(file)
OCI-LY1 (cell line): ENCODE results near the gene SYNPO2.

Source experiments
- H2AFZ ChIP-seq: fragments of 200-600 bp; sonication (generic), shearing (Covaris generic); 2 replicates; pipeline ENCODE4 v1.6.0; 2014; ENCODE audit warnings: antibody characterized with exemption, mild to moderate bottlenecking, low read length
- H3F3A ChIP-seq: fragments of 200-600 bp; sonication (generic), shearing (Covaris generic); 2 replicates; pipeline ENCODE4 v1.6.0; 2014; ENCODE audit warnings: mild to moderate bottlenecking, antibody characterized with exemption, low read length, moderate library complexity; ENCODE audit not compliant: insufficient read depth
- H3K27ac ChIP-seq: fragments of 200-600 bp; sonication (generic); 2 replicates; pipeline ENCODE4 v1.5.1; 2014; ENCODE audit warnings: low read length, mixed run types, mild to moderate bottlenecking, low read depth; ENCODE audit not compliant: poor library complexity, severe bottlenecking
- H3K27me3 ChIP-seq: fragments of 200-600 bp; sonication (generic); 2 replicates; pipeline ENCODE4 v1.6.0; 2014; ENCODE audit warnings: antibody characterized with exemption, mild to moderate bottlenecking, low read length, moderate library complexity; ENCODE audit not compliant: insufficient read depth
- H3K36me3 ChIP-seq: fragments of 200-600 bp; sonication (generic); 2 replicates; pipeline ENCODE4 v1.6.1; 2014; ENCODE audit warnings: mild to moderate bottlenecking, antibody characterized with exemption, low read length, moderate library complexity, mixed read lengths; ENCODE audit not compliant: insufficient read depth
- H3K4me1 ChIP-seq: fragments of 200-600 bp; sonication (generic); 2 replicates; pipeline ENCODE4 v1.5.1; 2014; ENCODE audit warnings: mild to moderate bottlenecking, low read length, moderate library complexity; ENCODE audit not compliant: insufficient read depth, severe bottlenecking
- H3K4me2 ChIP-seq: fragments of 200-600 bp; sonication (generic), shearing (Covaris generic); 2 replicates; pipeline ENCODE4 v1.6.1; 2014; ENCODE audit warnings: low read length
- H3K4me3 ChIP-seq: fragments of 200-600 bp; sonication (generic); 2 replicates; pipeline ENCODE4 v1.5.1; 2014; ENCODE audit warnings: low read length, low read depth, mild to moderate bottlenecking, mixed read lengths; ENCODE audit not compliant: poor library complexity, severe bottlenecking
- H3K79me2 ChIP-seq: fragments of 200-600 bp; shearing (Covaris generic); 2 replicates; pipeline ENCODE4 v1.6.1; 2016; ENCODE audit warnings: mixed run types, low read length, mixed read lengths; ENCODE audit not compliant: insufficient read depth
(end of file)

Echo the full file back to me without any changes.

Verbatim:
OCI-LY1 (cell line): ENCODE results near the gene SYNPO2.

Source experiments
- H2AFZ ChIP-seq: fragments of 200-600 bp; sonication (generic), shearing (Covaris generic); 2 replicates; pipeline ENCODE4 v1.6.0; 2014; ENCODE audit warnings: antibody characterized with exemption, mild to moderate bottlenecking, low read length
- H3F3A ChIP-seq: fragments of 200-600 bp; sonication (generic), shearing (Covaris generic); 2 replicates; pipeline ENCODE4 v1.6.0; 2014; ENCODE audit warnings: mild to moderate bottlenecking, antibody characterized with exemption, low read length, moderate library complexity; ENCODE audit not compliant: insufficient read depth
- H3K27ac ChIP-seq: fragments of 200-600 bp; sonication (generic); 2 replicates; pipeline ENCODE4 v1.5.1; 2014; ENCODE audit warnings: low read length, mixed run types, mild to moderate bottlenecking, low read depth; ENCODE audit not compliant: poor library complexity, severe bottlenecking
- H3K27me3 ChIP-seq: fragments of 200-600 bp; sonication (generic); 2 replicates; pipeline ENCODE4 v1.6.0; 2014; ENCODE audit warnings: antibody characterized with exemption, mild to moderate bottlenecking, low read length, moderate library complexity; ENCODE audit not compliant: insufficient read depth
- H3K36me3 ChIP-seq: fragments of 200-600 bp; sonication (generic); 2 replicates; pipeline ENCODE4 v1.6.1; 2014; ENCODE audit warnings: mild to moderate bottlenecking, antibody characterized with exemption, low read length, moderate library complexity, mixed read lengths; ENCODE audit not compliant: insufficient read depth
- H3K4me1 ChIP-seq: fragments of 200-600 bp; sonication (generic); 2 replicates; pipeline ENCODE4 v1.5.1; 2014; ENCODE audit warnings: mild to moderate bottlenecking, low read length, moderate library complexity; ENCODE audit not compliant: insufficient read depth, severe bottlenecking
- H3K4me2 ChIP-seq: fragments of 200-600 bp; sonication (generic), shearing (Covaris generic); 2 replicates; pipeline ENCODE4 v1.6.1; 2014; ENCODE audit warnings: low read length
- H3K4me3 ChIP-seq: fragments of 200-600 bp; sonication (generic); 2 replicates; pipeline ENCODE4 v1.5.1; 2014; ENCODE audit warnings: low read length, low read depth, mild to moderate bottlenecking, mixed read lengths; ENCODE audit not compliant: poor library complexity, severe bottlenecking
- H3K79me2 ChIP-seq: fragments of 200-600 bp; shearing (Covaris generic); 2 replicates; pipeline ENCODE4 v1.6.1; 2016; ENCODE audit warnings: mixed run types, low read length, mixed read lengths; ENCODE audit not compliant: insufficient read depth